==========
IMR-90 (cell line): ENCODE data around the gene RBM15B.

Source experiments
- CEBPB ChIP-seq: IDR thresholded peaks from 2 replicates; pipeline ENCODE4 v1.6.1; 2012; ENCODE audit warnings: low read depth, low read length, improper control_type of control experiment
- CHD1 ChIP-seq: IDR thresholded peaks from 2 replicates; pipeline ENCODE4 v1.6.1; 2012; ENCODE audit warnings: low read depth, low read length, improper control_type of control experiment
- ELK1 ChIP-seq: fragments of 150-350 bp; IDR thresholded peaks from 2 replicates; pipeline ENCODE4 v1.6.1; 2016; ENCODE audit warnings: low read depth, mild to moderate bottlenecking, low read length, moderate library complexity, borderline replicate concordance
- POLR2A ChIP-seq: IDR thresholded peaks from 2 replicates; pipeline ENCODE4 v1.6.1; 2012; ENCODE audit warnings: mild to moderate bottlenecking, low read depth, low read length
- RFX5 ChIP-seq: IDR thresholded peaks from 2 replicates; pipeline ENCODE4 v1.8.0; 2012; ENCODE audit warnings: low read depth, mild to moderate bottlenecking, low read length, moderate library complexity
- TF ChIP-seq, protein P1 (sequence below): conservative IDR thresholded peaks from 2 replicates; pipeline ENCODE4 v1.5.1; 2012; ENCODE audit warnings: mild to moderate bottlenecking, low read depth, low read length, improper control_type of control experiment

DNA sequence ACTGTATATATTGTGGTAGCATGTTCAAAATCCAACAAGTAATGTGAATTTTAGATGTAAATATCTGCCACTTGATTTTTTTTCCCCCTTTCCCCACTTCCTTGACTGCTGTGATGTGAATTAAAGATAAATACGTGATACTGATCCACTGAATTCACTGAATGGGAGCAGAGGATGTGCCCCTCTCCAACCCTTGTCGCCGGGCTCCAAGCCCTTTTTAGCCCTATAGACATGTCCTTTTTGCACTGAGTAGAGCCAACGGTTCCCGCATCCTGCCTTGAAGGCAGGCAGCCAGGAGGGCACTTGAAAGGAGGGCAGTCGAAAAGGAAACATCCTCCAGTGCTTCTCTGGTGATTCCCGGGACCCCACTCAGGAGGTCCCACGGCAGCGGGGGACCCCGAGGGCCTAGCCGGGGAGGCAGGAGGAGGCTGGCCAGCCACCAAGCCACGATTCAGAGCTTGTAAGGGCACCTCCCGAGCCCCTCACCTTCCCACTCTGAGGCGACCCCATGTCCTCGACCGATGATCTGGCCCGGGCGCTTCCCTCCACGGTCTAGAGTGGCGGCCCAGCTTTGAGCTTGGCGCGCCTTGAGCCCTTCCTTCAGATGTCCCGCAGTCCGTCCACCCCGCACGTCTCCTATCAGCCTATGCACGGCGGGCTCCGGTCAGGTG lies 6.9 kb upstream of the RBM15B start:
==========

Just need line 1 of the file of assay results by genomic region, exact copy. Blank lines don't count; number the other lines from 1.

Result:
IMR-90 (cell line): ENCODE data around the gene RBM15B.